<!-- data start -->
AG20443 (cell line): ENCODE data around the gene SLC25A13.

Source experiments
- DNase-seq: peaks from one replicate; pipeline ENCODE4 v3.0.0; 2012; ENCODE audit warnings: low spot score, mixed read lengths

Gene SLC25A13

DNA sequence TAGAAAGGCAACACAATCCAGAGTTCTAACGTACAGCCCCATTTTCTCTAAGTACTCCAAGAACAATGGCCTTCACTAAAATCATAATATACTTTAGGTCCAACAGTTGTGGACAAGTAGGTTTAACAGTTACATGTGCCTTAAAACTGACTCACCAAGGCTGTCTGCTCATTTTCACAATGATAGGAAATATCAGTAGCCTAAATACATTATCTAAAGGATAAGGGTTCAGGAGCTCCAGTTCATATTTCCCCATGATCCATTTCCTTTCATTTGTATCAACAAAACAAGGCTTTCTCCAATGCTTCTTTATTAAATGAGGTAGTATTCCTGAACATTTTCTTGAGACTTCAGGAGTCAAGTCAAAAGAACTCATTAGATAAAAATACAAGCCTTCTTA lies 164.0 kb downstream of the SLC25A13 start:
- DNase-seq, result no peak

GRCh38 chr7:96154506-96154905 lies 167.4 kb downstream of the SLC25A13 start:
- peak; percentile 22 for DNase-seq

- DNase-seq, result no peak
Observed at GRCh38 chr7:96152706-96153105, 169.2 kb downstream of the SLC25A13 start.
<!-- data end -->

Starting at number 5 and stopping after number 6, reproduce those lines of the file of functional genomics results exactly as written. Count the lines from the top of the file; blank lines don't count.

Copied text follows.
DNA sequence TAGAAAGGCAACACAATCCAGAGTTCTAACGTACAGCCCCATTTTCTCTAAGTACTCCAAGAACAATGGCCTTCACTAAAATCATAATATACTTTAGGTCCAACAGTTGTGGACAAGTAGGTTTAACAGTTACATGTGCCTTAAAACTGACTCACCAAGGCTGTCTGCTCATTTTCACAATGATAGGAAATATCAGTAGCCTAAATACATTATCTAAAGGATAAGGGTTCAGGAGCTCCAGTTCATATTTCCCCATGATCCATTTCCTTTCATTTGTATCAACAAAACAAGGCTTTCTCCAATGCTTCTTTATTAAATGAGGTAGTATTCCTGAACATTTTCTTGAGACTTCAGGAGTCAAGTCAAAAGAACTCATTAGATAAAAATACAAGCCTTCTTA lies 164.0 kb downstream of the SLC25A13 start:
- DNase-seq, result no peak